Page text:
Thursday 28 November 2013

The Agemo Traditions of Ijebuland - A Primer

Ìjà Olóko dancing in full Agẹmọ masquerade costume

Ìjà Olóko in full Agẹmọ masquerade costume

A lot to be said
“Ọmọ alágẹmọ mẹ́rìndínlógún Ọ̀rọ́pọ̀ o” [Son of the sixteen Agemo masquerades, there is much to be said; though Ọ̀rọ́pọ̀ in that context was the name of someone being praised in song.]
Many a Yoruba speaker who has listened to the classics of Chief Commander Ebenezer Obey will remember this line from one of his albums in the early 1970s.
The Jùjú musicians of that age along with praise singing included gems of Yoruba history and the intricacies of tradition from which the attentive can glean some very useful information.
In this case, the musician was singing the praises of an Ijebu indigene and referring to the Agẹmọ masquerades, fetishes and grottos of Ijebuland, which is in the middle of the Yoruba kingdom with the Egbas of Abeokuta in the north and the Lagos to the south.
Getting to the crux of the matter
Playing host to the Ìjà Olóko of Ìjẹ̀bú-Imọsàn, the traditional ruler, Oba Tajudeen Adekunle Muili - one of the most revered and respected of the Agẹmọ priests and dancers known in Yorubaland. He honoured me with answering a few questions of what can be revealed of the Agẹmọ traditions, cult and practices.
As the story of the Yoruba is made up of historical fact, myth, legend and fable, he said the Agẹmọ are the Òrìà brought from Wadai, purported to be the place from where the Ijebu’s migrated to present-day Ijebuland in the company of Bílíkísù Súngbọn (The Queen of Sheba). [More on Bílíkísù Súngbọn.]
Bílíkísù Súngbọn was barren but on her return journey, five important Agẹmọ figures said she would have a child if she takes them to the setting of the sun (Iwọ̀ Òòrùn). The Ìjẹ̀bú apparently set down where the sun went down.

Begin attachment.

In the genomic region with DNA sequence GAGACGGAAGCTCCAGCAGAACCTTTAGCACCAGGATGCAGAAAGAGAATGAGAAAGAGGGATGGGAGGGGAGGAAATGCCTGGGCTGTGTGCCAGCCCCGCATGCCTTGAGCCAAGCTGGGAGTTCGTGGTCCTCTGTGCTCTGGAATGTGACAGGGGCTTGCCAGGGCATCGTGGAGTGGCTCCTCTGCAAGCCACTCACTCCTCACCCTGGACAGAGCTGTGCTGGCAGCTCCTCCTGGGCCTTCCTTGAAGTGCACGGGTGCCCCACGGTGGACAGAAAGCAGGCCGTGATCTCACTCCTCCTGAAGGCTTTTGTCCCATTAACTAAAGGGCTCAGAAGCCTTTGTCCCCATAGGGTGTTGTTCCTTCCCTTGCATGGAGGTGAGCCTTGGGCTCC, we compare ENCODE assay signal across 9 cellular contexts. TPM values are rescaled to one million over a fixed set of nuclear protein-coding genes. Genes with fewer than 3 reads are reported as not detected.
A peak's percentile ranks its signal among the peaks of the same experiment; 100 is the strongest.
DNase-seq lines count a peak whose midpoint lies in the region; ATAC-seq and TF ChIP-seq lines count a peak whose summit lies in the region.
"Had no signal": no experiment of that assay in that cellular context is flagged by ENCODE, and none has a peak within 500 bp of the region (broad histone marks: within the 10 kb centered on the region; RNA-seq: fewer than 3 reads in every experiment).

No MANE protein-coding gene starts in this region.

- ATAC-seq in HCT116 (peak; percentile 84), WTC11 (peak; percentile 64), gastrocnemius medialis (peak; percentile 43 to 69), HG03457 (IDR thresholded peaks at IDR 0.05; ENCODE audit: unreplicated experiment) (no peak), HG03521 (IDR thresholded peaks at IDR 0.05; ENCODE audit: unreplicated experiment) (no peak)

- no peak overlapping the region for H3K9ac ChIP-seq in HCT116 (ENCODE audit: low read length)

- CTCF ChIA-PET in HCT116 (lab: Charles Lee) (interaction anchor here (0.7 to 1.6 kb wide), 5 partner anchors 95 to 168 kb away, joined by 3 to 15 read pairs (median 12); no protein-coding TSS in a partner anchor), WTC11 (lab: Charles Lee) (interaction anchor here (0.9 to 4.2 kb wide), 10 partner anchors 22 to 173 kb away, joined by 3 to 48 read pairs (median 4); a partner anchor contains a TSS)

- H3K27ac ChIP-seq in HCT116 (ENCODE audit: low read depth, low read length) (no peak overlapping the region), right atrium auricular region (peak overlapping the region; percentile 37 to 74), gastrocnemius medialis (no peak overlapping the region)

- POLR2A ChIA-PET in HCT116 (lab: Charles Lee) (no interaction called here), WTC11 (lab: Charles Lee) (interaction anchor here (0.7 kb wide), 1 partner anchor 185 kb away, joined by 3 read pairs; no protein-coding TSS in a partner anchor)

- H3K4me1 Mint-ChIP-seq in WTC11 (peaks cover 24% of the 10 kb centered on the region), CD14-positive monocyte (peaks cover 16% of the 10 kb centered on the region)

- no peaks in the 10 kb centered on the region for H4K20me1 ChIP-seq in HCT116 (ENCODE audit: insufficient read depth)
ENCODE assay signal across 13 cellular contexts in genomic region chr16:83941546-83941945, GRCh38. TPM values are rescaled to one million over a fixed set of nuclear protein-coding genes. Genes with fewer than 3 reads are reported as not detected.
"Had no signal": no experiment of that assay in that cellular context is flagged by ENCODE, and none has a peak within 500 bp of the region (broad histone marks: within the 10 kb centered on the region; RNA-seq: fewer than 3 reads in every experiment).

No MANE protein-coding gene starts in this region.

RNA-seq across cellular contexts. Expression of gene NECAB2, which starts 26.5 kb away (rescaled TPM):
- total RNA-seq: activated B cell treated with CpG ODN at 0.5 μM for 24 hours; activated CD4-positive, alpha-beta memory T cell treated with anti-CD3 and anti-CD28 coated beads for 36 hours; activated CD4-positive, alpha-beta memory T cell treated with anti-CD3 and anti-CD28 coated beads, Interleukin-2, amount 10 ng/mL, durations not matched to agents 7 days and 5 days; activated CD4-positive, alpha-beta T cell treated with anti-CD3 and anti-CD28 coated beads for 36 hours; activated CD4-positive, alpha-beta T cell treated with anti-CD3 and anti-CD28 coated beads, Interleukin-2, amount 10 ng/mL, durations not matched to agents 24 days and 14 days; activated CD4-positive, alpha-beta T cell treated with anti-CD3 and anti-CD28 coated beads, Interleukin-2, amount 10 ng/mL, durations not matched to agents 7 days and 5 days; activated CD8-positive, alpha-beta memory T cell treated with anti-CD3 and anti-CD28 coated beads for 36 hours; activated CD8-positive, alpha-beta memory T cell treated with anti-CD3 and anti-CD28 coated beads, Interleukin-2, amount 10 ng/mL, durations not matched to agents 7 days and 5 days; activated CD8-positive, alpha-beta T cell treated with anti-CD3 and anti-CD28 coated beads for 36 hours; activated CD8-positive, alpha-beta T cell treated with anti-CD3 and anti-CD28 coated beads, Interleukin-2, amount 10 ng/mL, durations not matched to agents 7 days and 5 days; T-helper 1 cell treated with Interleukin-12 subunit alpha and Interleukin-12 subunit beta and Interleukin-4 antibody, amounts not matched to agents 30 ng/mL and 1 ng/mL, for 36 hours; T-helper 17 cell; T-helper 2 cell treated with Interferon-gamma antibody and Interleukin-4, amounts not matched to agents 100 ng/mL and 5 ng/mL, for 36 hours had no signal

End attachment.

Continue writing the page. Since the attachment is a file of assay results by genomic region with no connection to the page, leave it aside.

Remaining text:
Knowing the Agẹmọ
The five Agẹmọ figures included Ìjà, Nọ́pà, Olúmọ̀rọ̀ and the Ògbinkòjohùn of Òké ẹrì amongst others of the entourage where they warred in Ilé Ifẹ̀ and won before Bílíkísù Súngbọn settled and eventually died at Òké ẹrì.
Ìjà had a son who follows the Agẹmọ tradition in Ilé Ifẹ̀ named Olúyarè, much of this makes for the much to be said and told of the Agẹmọ cult, the unveiling of which must never be seen of the womenfolk.
The Ijebu led by the Ajẹbú and the Olóde predates the Agẹmọ, but for the Ìjẹ̀bú to eat the new yams of the harvest each year, they must first celebrate the Agẹmọ festival.
The Awujale depends on the Agẹmọ for counsel and for divination, the Ìjà, a hunter, is the most powerful of the Agẹmọ cult and he was first at Ìdẹ́wòn before he travelled to Ìmòwé and then to Imọsàn where he first sighted the Agẹmọ grotto.
On sighting the Agẹmọ grotto, the Awujale of Ìjẹ̀bú Òde sent the Ogí Aláwọ Ọba there and the Olújàgbórí was installed as the high priest of Agẹmọ.
More on the Agẹmọ
The Agẹmọ masquerades of Ijebuland
Àwọn alágẹmọ mẹ́rìndínlógún ti Ìjẹ̀bú oníjó – The sixteen prominent Agẹmọ masquerades of Ijebuland who have priestly duties along with dancing at the festivals. There are more than sixteen but these are the main personalities of the Agẹmọ cult.
Tàmì láti (from) Òdoógbolú
Olúmọ̀rọ̀ olórí (traditional ruler) Ìmọ̀rọ̀
eréfùsì láti (from) Ìgbílẹ̀
Pòósà láti (from) Imọsàn
Olúmokò láti (from) Ọkùn Ọwá
Alófèé láti (from) Ìjẹ̀
à Ìjẹ̀bú
Ònúgbó láti (from) Òkénugbò
Ìjà Olóko Ògún olórí (traditional ruler) Imọsàn
ẹ̀n Àjágà L'órù láti (from) Orù
Màgòdò láti (from) Aiyépé
Lúbamísan láti (from) Àgọ́ Ìwòyè
Petu láti (from) Ì
Ògegbó láti (from) Ìbọ̀nwọ̀n
Ìdẹ́bì láti (from) Àgọ́ Ìwòyè
Nọ́pà láti (from) Imushin
Àwọn alágẹmọ aláìjo - Agẹmọ priests who do not dance but handle rituals.
Olújàgbórí láti Imọsàn - High Priest of Agẹmọ
Adùẹ láti Àgọ́ Ìwòyè
Ogí Aláwọ Ọba láti Ìdogì ní Ìjẹ̀bú Òde

1 comment:

Anonymous said...

Very nice one
Gud job bro

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